When Syracuse and Pittsburgh join the ACC in 2013, the conference will officially adopt a nine-game conference schedule in football. Teams will play six games within the division, one permanent cross-divisional opponent yearly and the rest twice over a six year period. The conference's Athletic Directors agreed to the move to a nine-game schedule as part of the ACC's recent round of realignment; likely due to the impact added football inventory had in negotiations with ESPN on a revised TV deal.
If the ACC's football coaches had their way, however, the ACC would stay at an eight-game conference schedule.
"Most coaches throughout the league like things the way they are -- particularly those who already have a built-in SEC rival. The athletic directors have already decided, though, to move to a nine-game league schedule once Pitt and Syracuse join the league in 2013. "We're headed in that direction unless the athletic directors felt they'd want to revisit that and change it," Swofford said. "They discussed that as recently as May at our spring meeting, and the supermajority continue to prefer going forward with a nine-game schedule."
The additional conference game does add to the league's TV inventory and ease the financial burden of finding another guarantee game opponent. The flip side, of course, is that this creates an unbalanced yearly schedule with five conference road games in one year (for the Atlantic Division, that appears to be even years) and gives programs less scheduling flexibility.
As a suggestion, the ACC could stay at eight-games and strike a scheduling deal with the Big Ten, which is weighing its own scheduling options. Such a deal would be similar to the Big Ten-Pac-12 scheduling deal that recently fell apart. Both conferences would stay at an eight-game conference schedule and play a yearly opponent from the other conference on a rotating basis, a la basketball's ACC/Big Ten Challenge.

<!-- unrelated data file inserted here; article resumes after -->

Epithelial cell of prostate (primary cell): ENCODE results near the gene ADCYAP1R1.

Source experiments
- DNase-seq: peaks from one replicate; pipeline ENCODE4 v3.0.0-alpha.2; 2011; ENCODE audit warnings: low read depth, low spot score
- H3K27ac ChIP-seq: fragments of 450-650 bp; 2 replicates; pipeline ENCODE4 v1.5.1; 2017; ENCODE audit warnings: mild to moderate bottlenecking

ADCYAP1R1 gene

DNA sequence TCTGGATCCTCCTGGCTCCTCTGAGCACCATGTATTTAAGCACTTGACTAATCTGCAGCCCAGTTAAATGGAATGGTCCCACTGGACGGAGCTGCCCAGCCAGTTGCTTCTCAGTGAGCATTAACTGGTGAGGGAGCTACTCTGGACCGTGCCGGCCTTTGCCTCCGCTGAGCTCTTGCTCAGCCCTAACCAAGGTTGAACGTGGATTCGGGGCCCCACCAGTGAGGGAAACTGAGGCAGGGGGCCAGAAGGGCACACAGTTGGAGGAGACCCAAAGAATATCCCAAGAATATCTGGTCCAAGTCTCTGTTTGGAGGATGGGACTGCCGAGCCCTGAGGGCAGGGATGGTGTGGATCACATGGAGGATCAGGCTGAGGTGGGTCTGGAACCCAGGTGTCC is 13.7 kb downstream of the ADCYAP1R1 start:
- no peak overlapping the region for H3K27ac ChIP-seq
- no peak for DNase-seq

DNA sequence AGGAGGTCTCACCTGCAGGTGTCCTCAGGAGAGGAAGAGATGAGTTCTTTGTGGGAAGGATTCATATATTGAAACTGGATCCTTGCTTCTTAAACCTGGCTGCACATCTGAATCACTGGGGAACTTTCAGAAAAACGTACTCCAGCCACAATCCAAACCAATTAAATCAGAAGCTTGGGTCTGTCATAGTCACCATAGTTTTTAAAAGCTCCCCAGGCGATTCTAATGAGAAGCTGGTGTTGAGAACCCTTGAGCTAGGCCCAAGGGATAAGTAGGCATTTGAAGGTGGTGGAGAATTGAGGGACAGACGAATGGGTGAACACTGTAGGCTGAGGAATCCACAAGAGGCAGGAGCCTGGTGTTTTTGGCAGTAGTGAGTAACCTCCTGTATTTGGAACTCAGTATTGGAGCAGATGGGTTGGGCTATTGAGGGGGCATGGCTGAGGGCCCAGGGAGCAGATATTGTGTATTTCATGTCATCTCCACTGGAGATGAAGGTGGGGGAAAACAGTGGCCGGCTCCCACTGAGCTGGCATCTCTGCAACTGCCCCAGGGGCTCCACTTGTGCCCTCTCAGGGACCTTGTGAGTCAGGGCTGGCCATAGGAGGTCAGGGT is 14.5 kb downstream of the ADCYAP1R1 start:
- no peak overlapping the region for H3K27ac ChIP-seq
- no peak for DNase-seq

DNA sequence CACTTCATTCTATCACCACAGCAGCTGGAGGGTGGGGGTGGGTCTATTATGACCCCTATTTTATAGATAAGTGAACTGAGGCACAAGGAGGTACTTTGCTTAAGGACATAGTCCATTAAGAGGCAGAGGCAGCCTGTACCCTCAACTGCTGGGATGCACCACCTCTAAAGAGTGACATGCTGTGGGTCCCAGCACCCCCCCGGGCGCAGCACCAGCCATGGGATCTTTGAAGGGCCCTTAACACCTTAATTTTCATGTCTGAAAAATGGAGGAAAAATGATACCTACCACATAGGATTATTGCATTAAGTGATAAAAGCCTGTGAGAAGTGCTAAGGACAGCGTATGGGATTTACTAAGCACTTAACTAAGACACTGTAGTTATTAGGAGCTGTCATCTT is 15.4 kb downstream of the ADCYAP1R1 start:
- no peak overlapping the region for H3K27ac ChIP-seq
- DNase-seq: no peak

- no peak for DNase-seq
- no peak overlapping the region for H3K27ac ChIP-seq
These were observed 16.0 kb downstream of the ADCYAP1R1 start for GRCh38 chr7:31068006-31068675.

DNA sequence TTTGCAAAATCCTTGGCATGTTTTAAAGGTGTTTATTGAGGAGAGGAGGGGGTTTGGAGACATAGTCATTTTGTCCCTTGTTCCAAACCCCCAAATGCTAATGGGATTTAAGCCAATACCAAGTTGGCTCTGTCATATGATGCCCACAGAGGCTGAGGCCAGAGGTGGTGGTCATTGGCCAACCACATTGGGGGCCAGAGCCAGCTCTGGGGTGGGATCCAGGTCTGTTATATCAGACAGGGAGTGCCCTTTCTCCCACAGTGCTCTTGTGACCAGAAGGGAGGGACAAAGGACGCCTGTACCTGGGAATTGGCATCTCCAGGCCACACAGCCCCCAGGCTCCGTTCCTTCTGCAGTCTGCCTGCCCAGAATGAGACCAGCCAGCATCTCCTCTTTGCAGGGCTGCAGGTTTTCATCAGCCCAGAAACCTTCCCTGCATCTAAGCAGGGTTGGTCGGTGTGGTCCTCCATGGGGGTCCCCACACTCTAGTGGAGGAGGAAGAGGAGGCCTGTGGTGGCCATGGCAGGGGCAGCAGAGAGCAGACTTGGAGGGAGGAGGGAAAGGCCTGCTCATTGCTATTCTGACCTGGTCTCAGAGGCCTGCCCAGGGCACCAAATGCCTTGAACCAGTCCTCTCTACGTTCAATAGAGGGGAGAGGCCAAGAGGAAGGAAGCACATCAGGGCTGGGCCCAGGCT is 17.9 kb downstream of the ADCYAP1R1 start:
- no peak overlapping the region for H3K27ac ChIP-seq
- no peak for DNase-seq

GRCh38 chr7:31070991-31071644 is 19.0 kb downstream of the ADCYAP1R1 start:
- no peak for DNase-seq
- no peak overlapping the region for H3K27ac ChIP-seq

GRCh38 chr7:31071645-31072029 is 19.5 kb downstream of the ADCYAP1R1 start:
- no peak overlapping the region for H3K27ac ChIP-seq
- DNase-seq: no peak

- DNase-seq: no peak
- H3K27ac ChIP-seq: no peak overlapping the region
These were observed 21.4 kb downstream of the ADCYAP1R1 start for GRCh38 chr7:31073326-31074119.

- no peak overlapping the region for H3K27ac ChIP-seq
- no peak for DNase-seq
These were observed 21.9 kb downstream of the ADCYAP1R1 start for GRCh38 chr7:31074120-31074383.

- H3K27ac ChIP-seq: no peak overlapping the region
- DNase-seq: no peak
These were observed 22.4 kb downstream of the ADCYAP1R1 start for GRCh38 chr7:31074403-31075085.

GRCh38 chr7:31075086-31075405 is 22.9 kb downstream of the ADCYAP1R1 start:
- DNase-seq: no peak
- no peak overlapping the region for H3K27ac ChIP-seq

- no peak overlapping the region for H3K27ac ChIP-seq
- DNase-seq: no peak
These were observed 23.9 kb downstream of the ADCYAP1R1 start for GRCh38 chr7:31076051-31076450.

One of the hurdles to a deal like this would be numbers, obviously, with the ACC soon having two more programs than the Big Ten's 12 teams. The two conferences would also have to figure out how the TV split works between ESPN (owns all ACC media rights and most of the Big Ten's) and Fox Sports / BTN.
Should the conference revisit the nine-game scheduling agreement, and should BC prefer an eight- or nine-game conference schedule?
With an ACC/Big Ten scheduling agreement, would you prefer to see BC trade a game against Duke, Georgia Tech, Miami, Pittsburgh, North Carolina or Virginia for a yearly game against a Big Ten opponent, even if said opponent were, say, Indiana or Purdue? Before answering, ask yourself what the football equivalent of BC-Penn State and Nebraska-Wake Forest would be, and then chime in.